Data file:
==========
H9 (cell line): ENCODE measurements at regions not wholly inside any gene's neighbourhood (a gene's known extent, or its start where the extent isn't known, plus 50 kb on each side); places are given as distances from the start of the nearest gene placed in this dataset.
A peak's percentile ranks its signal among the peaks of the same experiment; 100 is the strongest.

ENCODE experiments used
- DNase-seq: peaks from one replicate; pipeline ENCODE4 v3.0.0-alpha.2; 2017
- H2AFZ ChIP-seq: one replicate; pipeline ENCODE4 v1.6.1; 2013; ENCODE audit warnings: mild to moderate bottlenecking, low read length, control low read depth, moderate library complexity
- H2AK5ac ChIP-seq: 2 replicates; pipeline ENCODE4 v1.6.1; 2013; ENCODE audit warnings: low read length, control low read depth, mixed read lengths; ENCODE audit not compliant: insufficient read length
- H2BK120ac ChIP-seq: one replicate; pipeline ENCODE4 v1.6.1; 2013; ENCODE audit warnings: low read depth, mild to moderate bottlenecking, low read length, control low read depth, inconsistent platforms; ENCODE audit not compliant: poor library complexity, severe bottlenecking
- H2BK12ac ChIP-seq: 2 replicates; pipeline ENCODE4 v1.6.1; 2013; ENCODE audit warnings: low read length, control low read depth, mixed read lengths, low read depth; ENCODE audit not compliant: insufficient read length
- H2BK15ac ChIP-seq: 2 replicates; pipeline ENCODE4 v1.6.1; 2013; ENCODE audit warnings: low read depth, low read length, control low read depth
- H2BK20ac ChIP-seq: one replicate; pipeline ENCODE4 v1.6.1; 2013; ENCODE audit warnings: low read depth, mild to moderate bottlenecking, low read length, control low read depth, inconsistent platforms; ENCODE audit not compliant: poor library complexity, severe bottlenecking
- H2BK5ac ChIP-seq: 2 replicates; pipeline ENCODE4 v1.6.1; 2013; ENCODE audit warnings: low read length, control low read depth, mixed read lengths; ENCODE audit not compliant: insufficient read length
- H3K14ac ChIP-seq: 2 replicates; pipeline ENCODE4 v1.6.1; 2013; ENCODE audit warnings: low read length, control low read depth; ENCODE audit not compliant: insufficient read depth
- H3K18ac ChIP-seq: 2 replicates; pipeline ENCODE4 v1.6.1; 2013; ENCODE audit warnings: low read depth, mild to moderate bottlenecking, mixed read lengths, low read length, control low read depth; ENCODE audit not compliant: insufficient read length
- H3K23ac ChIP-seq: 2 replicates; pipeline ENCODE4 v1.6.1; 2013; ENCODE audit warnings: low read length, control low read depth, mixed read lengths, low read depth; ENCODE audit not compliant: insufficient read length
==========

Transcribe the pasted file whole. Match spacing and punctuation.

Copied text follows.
H9 (cell line): ENCODE measurements at regions not wholly inside any gene's neighbourhood (a gene's known extent, or its start where the extent isn't known, plus 50 kb on each side); places are given as distances from the start of the nearest gene placed in this dataset.
A peak's percentile ranks its signal among the peaks of the same experiment; 100 is the strongest.

ENCODE experiments used
- DNase-seq: peaks from one replicate; pipeline ENCODE4 v3.0.0-alpha.2; 2017
- H2AFZ ChIP-seq: one replicate; pipeline ENCODE4 v1.6.1; 2013; ENCODE audit warnings: mild to moderate bottlenecking, low read length, control low read depth, moderate library complexity
- H2AK5ac ChIP-seq: 2 replicates; pipeline ENCODE4 v1.6.1; 2013; ENCODE audit warnings: low read length, control low read depth, mixed read lengths; ENCODE audit not compliant: insufficient read length
- H2BK120ac ChIP-seq: one replicate; pipeline ENCODE4 v1.6.1; 2013; ENCODE audit warnings: low read depth, mild to moderate bottlenecking, low read length, control low read depth, inconsistent platforms; ENCODE audit not compliant: poor library complexity, severe bottlenecking
- H2BK12ac ChIP-seq: 2 replicates; pipeline ENCODE4 v1.6.1; 2013; ENCODE audit warnings: low read length, control low read depth, mixed read lengths, low read depth; ENCODE audit not compliant: insufficient read length
- H2BK15ac ChIP-seq: 2 replicates; pipeline ENCODE4 v1.6.1; 2013; ENCODE audit warnings: low read depth, low read length, control low read depth
- H2BK20ac ChIP-seq: one replicate; pipeline ENCODE4 v1.6.1; 2013; ENCODE audit warnings: low read depth, mild to moderate bottlenecking, low read length, control low read depth, inconsistent platforms; ENCODE audit not compliant: poor library complexity, severe bottlenecking
- H2BK5ac ChIP-seq: 2 replicates; pipeline ENCODE4 v1.6.1; 2013; ENCODE audit warnings: low read length, control low read depth, mixed read lengths; ENCODE audit not compliant: insufficient read length
- H3K14ac ChIP-seq: 2 replicates; pipeline ENCODE4 v1.6.1; 2013; ENCODE audit warnings: low read length, control low read depth; ENCODE audit not compliant: insufficient read depth
- H3K18ac ChIP-seq: 2 replicates; pipeline ENCODE4 v1.6.1; 2013; ENCODE audit warnings: low read depth, mild to moderate bottlenecking, mixed read lengths, low read length, control low read depth; ENCODE audit not compliant: insufficient read length
- H3K23ac ChIP-seq: 2 replicates; pipeline ENCODE4 v1.6.1; 2013; ENCODE audit warnings: low read length, control low read depth, mixed read lengths, low read depth; ENCODE audit not compliant: insufficient read length